Written by Ashton Snyder on
 June 21, 2024

RFK Jr. Challenges Debate Qualification Requirements

Robert F. Kennedy Jr., an independent candidate in the 2024 presidential race, faces significant obstacles in qualifying for the June 27 debate hosted by CNN.

With the June 26 qualification deadline fast approaching, Kennedy has filed a complaint with the Federal Election Commission, alleging unfair treatment by CNN.

According to the Washington Times, Kennedy, who wishes to join President Joe Biden and Republican candidate Donald Trump on the debate stage, must meet CNN's criteria by midnight Wednesday. The network requires candidates to score 15% in four national polls and secure ballot access in states totaling 270 electoral votes. Kennedy, however, is currently falling short of these requirements.

Kennedy's Complaint Against CNN

On June 22, less than 24 hours before the qualification cut-off, Kennedy filed a complaint with the Federal Election Commission (FEC). Kennedy alleges that CNN's debate setup constitutes an illegal campaign contribution to President Biden and Mr. Trump. Furthermore, he claims that the network imposed different criteria for his participation, potentially hindering his eligibility.

In the complaint, Kennedy demanded that the FEC intervene by Thursday to ensure the debate complies with the Federal Election Campaign Act. Kennedy's campaign argues that the debate’s terms provide an unfair advantage to the Democratic and Republican candidates, urging for an adjustment in the criteria.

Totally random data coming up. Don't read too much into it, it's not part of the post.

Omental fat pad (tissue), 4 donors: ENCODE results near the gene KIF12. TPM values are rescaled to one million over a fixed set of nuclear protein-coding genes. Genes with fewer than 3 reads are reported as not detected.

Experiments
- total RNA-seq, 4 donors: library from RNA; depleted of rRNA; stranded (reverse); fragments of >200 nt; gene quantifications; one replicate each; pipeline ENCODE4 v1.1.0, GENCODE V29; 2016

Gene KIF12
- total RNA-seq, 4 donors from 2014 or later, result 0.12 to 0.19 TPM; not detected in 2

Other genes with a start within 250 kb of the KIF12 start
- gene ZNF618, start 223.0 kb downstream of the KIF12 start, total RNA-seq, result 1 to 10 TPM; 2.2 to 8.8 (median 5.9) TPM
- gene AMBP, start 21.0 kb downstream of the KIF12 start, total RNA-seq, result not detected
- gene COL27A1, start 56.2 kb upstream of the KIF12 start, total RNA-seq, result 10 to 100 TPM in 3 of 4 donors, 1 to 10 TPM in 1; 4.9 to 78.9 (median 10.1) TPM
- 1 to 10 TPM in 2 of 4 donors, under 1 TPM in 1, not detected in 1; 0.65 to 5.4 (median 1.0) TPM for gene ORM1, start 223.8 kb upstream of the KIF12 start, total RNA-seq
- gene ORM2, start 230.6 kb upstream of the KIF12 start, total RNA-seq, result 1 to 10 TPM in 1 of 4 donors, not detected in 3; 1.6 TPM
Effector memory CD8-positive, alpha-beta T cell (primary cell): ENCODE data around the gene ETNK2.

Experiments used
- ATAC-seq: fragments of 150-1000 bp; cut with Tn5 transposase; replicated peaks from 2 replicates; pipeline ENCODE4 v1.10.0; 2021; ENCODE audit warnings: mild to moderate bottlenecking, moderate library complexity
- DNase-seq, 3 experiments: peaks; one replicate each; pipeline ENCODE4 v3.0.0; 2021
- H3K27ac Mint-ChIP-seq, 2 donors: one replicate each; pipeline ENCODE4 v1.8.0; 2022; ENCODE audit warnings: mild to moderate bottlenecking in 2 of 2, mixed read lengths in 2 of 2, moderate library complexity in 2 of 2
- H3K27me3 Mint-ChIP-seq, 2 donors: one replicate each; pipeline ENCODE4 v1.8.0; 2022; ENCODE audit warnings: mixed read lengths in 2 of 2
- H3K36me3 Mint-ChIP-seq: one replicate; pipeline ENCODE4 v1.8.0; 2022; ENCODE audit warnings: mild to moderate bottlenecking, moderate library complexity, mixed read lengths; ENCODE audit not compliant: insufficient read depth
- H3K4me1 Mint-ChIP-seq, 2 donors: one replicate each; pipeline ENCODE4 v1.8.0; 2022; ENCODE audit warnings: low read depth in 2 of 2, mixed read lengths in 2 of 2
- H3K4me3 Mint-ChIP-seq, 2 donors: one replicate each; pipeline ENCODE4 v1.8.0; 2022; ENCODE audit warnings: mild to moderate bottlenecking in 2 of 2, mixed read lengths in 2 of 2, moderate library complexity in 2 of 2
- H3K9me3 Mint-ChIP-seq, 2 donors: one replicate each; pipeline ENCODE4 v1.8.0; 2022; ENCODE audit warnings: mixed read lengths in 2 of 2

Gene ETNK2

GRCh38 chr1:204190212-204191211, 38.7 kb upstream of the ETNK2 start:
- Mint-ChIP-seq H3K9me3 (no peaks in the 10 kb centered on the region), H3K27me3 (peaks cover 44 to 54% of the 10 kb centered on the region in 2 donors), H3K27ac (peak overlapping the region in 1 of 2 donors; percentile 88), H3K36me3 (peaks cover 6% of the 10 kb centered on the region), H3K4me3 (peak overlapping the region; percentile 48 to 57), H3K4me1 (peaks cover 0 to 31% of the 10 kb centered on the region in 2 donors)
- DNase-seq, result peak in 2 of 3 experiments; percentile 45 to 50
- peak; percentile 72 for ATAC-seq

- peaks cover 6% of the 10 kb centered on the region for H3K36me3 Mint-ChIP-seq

This situation is in stark contrast to historical precedent. Since 1960, debates have typically been controlled by the bipartisan Commission on Presidential Debates, not individual news organizations like CNN and ABC.

Struggling to Meet Qualification Criteria

CNN maintains that it is not impossible for Kennedy to qualify, but concedes that he has not met the necessary criteria yet. Currently, Kennedy has achieved the 15% polling threshold in three qualifying national polls, falling one short of the required four. Additionally, there are discrepancies in his claims regarding ballot access.

Kennedy asserts that he is on the ballot in nine states, which would give him access to 144 electoral votes. However, the Washington Post has reported that he is not listed on the ballot in some states where he claims to have qualified. This discrepancy further complicates his chances of reaching the 270 electoral vote threshold, which is crucial for debate eligibility.

Despite these challenges, Kennedy remains hopeful that his complaint with the FEC will lead to a review and possible amendment of the debate criteria before the upcoming event.

Juneteenth Holiday Stalls Federal Review

The timing of this controversy is further complicated by the Juneteenth holiday, which has stalled many federal operations. This delay could affect the FEC’s ability to respond to Kennedy’s complaint promptly. As a result, Kennedy’s campaign faces an even tighter timeline for action before the debate qualification deadline.

Kennedy's struggle underscores the broader issue of how debate participation is determined and who controls the criteria. The independent candidate’s case raises questions about fairness and accessibility in the democratic process, especially for non-major-party contenders.


Robert F. Kennedy Jr. is working hard to participate in the debate scheduled for June 27 despite facing major challenges. He claims that CNN is treating him unfairly and has lodged a complaint with the Federal Election Commission (FEC).

Kennedy is also dealing with issues related to polling discrepancies and ballot access and is seeking changes to the debate conditions. His efforts are further complicated by the Juneteenth holiday, which impacts federal operations. As the deadline draws near, Kennedy's campaign is anxiously waiting for a response from the FEC.

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About Ashton Snyder

Independent conservative news without a leftist agenda.
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